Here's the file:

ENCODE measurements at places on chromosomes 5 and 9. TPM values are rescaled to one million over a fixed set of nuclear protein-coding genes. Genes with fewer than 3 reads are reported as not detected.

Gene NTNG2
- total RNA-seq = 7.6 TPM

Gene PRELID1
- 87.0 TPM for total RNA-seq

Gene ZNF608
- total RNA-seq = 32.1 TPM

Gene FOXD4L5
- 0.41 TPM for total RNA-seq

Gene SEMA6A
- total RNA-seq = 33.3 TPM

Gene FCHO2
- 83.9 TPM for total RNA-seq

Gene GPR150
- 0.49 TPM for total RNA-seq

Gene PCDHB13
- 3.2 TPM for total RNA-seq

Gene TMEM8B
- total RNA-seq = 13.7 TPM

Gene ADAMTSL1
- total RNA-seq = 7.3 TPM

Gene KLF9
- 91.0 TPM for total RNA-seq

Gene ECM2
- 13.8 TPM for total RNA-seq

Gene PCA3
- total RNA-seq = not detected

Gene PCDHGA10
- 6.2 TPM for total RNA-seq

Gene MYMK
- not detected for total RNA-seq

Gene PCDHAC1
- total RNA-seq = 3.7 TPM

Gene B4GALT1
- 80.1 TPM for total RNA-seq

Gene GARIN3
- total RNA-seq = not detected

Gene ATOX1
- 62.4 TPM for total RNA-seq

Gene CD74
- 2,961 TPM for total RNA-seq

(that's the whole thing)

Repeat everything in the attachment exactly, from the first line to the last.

ENCODE measurements at places on chromosomes 5 and 9. TPM values are rescaled to one million over a fixed set of nuclear protein-coding genes. Genes with fewer than 3 reads are reported as not detected.

Gene NTNG2
- total RNA-seq = 7.6 TPM

Gene PRELID1
- 87.0 TPM for total RNA-seq

Gene ZNF608
- total RNA-seq = 32.1 TPM

Gene FOXD4L5
- 0.41 TPM for total RNA-seq

Gene SEMA6A
- total RNA-seq = 33.3 TPM

Gene FCHO2
- 83.9 TPM for total RNA-seq

Gene GPR150
- 0.49 TPM for total RNA-seq

Gene PCDHB13
- 3.2 TPM for total RNA-seq

Gene TMEM8B
- total RNA-seq = 13.7 TPM

Gene ADAMTSL1
- total RNA-seq = 7.3 TPM

Gene KLF9
- 91.0 TPM for total RNA-seq

Gene ECM2
- 13.8 TPM for total RNA-seq

Gene PCA3
- total RNA-seq = not detected

Gene PCDHGA10
- 6.2 TPM for total RNA-seq

Gene MYMK
- not detected for total RNA-seq

Gene PCDHAC1
- total RNA-seq = 3.7 TPM

Gene B4GALT1
- 80.1 TPM for total RNA-seq

Gene GARIN3
- total RNA-seq = not detected

Gene ATOX1
- 62.4 TPM for total RNA-seq

Gene CD74
- 2,961 TPM for total RNA-seq